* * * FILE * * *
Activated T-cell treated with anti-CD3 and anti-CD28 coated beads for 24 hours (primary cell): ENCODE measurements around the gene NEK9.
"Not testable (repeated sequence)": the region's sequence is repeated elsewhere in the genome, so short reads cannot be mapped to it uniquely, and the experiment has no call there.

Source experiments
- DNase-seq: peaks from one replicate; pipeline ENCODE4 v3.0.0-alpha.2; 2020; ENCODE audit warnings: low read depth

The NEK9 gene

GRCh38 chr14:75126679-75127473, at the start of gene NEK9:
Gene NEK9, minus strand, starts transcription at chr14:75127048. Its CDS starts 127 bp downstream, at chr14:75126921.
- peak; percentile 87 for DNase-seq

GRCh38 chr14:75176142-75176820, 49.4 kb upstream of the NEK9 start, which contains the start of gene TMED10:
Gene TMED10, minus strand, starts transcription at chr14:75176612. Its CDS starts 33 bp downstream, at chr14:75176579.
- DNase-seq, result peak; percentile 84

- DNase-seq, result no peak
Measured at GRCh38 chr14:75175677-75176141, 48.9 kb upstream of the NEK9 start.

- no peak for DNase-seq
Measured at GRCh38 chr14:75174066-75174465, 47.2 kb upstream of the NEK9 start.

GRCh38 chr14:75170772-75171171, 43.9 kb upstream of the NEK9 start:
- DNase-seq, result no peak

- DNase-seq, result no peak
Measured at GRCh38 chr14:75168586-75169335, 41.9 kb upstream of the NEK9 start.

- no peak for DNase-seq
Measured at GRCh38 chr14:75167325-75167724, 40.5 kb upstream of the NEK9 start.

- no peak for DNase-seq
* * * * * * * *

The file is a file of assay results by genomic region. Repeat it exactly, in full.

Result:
Activated T-cell treated with anti-CD3 and anti-CD28 coated beads for 24 hours (primary cell): ENCODE measurements around the gene NEK9.
"Not testable (repeated sequence)": the region's sequence is repeated elsewhere in the genome, so short reads cannot be mapped to it uniquely, and the experiment has no call there.

Source experiments
- DNase-seq: peaks from one replicate; pipeline ENCODE4 v3.0.0-alpha.2; 2020; ENCODE audit warnings: low read depth

The NEK9 gene

GRCh38 chr14:75126679-75127473, at the start of gene NEK9:
Gene NEK9, minus strand, starts transcription at chr14:75127048. Its CDS starts 127 bp downstream, at chr14:75126921.
- peak; percentile 87 for DNase-seq

GRCh38 chr14:75176142-75176820, 49.4 kb upstream of the NEK9 start, which contains the start of gene TMED10:
Gene TMED10, minus strand, starts transcription at chr14:75176612. Its CDS starts 33 bp downstream, at chr14:75176579.
- DNase-seq, result peak; percentile 84

- DNase-seq, result no peak
Measured at GRCh38 chr14:75175677-75176141, 48.9 kb upstream of the NEK9 start.

- no peak for DNase-seq
Measured at GRCh38 chr14:75174066-75174465, 47.2 kb upstream of the NEK9 start.

GRCh38 chr14:75170772-75171171, 43.9 kb upstream of the NEK9 start:
- DNase-seq, result no peak

- DNase-seq, result no peak
Measured at GRCh38 chr14:75168586-75169335, 41.9 kb upstream of the NEK9 start.

- no peak for DNase-seq
Measured at GRCh38 chr14:75167325-75167724, 40.5 kb upstream of the NEK9 start.

- no peak for DNase-seq